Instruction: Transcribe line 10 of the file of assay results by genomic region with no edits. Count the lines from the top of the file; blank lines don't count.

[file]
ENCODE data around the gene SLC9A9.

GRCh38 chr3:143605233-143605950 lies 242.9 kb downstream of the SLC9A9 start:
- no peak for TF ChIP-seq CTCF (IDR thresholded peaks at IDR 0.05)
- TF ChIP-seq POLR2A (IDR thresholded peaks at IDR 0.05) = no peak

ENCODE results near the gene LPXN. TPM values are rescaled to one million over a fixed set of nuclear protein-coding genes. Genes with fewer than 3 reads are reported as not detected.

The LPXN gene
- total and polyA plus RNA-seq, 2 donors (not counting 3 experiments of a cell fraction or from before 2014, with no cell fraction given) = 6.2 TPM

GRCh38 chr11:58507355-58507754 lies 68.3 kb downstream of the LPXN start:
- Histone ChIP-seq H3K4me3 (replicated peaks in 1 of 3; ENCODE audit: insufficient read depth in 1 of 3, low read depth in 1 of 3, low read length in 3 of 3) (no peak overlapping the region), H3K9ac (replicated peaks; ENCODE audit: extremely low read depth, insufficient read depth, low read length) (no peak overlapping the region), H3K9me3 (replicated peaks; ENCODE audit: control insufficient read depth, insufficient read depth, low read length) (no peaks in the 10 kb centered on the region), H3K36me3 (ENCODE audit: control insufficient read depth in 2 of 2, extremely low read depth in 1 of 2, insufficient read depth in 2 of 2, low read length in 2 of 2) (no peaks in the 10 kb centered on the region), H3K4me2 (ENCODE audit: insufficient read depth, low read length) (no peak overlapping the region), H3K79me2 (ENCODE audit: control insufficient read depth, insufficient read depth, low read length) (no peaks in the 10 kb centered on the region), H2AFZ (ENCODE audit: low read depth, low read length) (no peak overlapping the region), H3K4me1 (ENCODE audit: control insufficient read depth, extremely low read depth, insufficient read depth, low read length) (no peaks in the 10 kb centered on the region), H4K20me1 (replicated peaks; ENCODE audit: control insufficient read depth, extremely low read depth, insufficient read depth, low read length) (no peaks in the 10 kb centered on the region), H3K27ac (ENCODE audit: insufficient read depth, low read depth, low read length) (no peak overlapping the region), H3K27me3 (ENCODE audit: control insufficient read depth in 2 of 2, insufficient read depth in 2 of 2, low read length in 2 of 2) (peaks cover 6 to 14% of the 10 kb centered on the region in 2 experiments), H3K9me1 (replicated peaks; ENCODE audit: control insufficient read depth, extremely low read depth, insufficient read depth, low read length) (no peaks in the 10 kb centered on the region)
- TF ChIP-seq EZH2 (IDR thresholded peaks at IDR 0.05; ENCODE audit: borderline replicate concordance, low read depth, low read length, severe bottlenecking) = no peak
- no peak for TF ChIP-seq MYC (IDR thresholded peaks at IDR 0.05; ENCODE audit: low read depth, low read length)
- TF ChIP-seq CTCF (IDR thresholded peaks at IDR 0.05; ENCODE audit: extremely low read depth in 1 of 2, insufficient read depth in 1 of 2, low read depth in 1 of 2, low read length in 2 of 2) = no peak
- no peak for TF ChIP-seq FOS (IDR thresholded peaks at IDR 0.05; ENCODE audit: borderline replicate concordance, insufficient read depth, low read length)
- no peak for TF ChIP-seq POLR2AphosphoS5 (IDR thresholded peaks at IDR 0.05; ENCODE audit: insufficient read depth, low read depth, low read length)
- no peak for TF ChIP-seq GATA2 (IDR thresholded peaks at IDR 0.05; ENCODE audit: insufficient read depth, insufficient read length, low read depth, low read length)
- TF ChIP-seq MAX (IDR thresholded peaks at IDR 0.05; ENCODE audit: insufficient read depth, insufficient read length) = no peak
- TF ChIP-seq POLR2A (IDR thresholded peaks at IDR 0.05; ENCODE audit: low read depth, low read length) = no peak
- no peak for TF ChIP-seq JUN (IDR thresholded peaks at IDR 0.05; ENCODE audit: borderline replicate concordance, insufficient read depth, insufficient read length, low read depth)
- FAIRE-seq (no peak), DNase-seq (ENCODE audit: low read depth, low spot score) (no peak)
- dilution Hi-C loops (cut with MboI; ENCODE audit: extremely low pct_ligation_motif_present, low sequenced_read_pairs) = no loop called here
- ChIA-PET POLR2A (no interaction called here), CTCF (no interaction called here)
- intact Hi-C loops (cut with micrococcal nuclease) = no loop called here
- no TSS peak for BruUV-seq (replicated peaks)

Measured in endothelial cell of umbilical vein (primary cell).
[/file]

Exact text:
- TF ChIP-seq EZH2 (IDR thresholded peaks at IDR 0.05; ENCODE audit: borderline replicate concordance, low read depth, low read length, severe bottlenecking) = no peak